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Role of Feline Coronavirus as Contributor to Diarrhea in Cats from Breeding Catteries


Felten, Sandra; Klein-Richers, Ute; Unterer, Stefan; Bergmann, Michèle; Leutenegger, Christian M; Pantchev, Nikola; Balzer, Jörg; Zablotski, Yury; Hofmann-Lehmann, Regina; Hartmann, Katrin (2022). Role of Feline Coronavirus as Contributor to Diarrhea in Cats from Breeding Catteries. Viruses, 14(5):858.

Abstract

(1) Background: Feline coronavirus infection (FCoV) is common in multi-cat environments. A role of FCoV in causing diarrhea is often assumed, but has not been proven. The aim of this study was to evaluate an association of FCoV infection with diarrhea in multi-cat environments. (2) Methods: The study included 234 cats from 37 catteries. Fecal samples were analyzed for FCoV RNA by reverse transcriptase quantitative polymerase chain reaction (RT-qPCR). Potential co-infections were determined by applying a qPCR panel on different potential enteropathogens and fecal flotation. A fecal scoring system was used to categorize feces as diarrheic or non-diarrheic. (3) Results: Of the 234 cats included, 23 had diarrhea. The prevalence of FCoV infection was 87.0% in cats with and 58.8% in cats without diarrhea. FCoV infection was significantly associated with diarrhea (Odds Ratio (OR) 5.01; p = 0.008). In addition, presence of Clostridium perfringens α toxin (OR 6.93; p = 0.032) and feline panleukopenia virus (OR 13.74; p = 0.004) were associated with an increased risk of diarrhea. There was no correlation between FCoV load and fecal score. FCoV-positive cats with co-infections were not more likely to have diarrhea than FCoV-positive cats without co-infections (p = 0.455). (4) Conclusions: FCoV infection is common in cats from catteries and can be associated with diarrhea.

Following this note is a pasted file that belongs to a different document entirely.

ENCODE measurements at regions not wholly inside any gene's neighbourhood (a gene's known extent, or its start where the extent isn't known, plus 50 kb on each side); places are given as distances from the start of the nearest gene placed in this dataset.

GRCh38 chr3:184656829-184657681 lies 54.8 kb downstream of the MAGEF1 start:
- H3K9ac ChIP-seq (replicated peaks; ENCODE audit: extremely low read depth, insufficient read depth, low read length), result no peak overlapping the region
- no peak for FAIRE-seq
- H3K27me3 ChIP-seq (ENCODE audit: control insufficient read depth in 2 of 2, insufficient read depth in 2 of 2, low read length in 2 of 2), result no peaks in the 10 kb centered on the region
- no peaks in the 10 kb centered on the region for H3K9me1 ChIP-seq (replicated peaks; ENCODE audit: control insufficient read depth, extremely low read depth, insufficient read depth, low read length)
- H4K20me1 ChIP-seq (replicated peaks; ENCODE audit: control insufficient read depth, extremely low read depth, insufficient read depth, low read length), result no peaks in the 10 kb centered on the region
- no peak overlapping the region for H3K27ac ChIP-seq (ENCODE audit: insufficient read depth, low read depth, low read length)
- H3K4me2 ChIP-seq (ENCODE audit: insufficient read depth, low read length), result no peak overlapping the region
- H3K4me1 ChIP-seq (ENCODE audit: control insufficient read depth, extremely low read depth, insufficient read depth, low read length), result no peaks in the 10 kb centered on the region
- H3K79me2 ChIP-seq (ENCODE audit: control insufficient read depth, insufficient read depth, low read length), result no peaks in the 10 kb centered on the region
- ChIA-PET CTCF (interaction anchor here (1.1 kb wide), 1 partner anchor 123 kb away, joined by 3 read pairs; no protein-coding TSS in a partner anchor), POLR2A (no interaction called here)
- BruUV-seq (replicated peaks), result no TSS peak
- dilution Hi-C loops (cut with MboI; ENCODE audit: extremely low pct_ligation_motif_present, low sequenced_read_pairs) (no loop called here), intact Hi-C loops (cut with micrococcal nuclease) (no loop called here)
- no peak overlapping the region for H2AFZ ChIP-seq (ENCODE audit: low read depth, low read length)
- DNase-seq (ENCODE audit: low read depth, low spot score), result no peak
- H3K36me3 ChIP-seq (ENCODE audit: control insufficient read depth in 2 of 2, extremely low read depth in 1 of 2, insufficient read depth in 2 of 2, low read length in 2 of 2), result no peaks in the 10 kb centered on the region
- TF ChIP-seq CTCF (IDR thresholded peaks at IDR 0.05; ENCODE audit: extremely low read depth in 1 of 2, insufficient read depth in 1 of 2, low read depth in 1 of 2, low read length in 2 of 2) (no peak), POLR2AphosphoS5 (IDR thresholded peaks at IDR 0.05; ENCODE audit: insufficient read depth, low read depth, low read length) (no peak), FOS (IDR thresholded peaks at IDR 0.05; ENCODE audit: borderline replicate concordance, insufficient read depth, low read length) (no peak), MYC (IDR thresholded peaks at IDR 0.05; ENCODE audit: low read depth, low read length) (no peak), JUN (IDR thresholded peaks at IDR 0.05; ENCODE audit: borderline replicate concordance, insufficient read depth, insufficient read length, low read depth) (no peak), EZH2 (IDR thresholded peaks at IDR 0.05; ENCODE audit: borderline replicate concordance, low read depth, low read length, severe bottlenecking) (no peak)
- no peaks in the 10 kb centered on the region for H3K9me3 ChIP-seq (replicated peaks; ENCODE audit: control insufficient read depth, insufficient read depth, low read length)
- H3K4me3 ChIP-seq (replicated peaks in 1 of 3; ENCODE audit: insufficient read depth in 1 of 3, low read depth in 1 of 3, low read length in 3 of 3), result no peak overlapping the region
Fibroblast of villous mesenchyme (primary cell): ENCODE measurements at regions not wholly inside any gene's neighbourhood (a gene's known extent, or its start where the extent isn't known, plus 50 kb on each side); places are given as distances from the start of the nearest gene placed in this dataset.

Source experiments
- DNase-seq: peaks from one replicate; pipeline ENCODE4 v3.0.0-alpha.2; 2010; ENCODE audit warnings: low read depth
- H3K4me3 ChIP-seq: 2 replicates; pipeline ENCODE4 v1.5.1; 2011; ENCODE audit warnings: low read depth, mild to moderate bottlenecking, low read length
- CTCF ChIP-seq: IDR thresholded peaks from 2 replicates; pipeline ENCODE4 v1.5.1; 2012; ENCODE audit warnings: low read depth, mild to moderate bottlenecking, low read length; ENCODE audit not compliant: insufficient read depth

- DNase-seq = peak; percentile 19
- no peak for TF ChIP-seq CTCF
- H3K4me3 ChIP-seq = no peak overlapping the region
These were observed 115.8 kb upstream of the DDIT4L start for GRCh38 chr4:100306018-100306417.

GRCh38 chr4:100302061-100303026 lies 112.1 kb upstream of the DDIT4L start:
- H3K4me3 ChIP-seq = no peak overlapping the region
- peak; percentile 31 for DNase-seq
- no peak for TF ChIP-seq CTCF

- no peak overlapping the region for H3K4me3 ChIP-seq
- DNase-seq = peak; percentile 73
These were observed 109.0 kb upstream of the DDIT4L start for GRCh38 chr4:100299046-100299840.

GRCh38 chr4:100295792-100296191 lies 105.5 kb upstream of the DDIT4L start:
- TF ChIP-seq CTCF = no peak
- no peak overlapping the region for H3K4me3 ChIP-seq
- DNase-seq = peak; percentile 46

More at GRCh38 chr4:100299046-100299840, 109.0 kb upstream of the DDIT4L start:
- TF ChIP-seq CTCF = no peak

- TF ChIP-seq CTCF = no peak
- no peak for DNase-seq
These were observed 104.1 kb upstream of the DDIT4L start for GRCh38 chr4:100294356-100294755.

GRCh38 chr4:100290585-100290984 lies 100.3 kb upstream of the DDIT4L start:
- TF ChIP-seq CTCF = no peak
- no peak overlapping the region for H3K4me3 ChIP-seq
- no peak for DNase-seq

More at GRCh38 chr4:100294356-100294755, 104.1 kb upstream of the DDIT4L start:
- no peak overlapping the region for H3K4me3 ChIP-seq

Abstract

(1) Background: Feline coronavirus infection (FCoV) is common in multi-cat environments. A role of FCoV in causing diarrhea is often assumed, but has not been proven. The aim of this study was to evaluate an association of FCoV infection with diarrhea in multi-cat environments. (2) Methods: The study included 234 cats from 37 catteries. Fecal samples were analyzed for FCoV RNA by reverse transcriptase quantitative polymerase chain reaction (RT-qPCR). Potential co-infections were determined by applying a qPCR panel on different potential enteropathogens and fecal flotation. A fecal scoring system was used to categorize feces as diarrheic or non-diarrheic. (3) Results: Of the 234 cats included, 23 had diarrhea. The prevalence of FCoV infection was 87.0% in cats with and 58.8% in cats without diarrhea. FCoV infection was significantly associated with diarrhea (Odds Ratio (OR) 5.01; p = 0.008). In addition, presence of Clostridium perfringens α toxin (OR 6.93; p = 0.032) and feline panleukopenia virus (OR 13.74; p = 0.004) were associated with an increased risk of diarrhea. There was no correlation between FCoV load and fecal score. FCoV-positive cats with co-infections were not more likely to have diarrhea than FCoV-positive cats without co-infections (p = 0.455). (4) Conclusions: FCoV infection is common in cats from catteries and can be associated with diarrhea.

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Additional indexing

Item Type:Journal Article, refereed, original work
Communities & Collections:05 Vetsuisse Faculty > Veterinary Clinic > Department of Clinical Diagnostics and Services
05 Vetsuisse Faculty > Center for Clinical Studies
Dewey Decimal Classification:610 Medicine & health
Scopus Subject Areas:Health Sciences > Infectious Diseases
Life Sciences > Virology
Uncontrolled Keywords:Virology, Infectious Diseases
Language:English
Date:21 April 2022
Deposited On:22 Jun 2022 13:33
Last Modified:27 Jun 2024 01:38
Publisher:MDPI Publishing
ISSN:1999-4915
OA Status:Gold
Free access at:PubMed ID. An embargo period may apply.
Publisher DOI:https://doi.org/10.3390/v14050858
PubMed ID:35632600
  • Content: Published Version
  • Language: English
  • Licence: Creative Commons: Attribution 4.0 International (CC BY 4.0)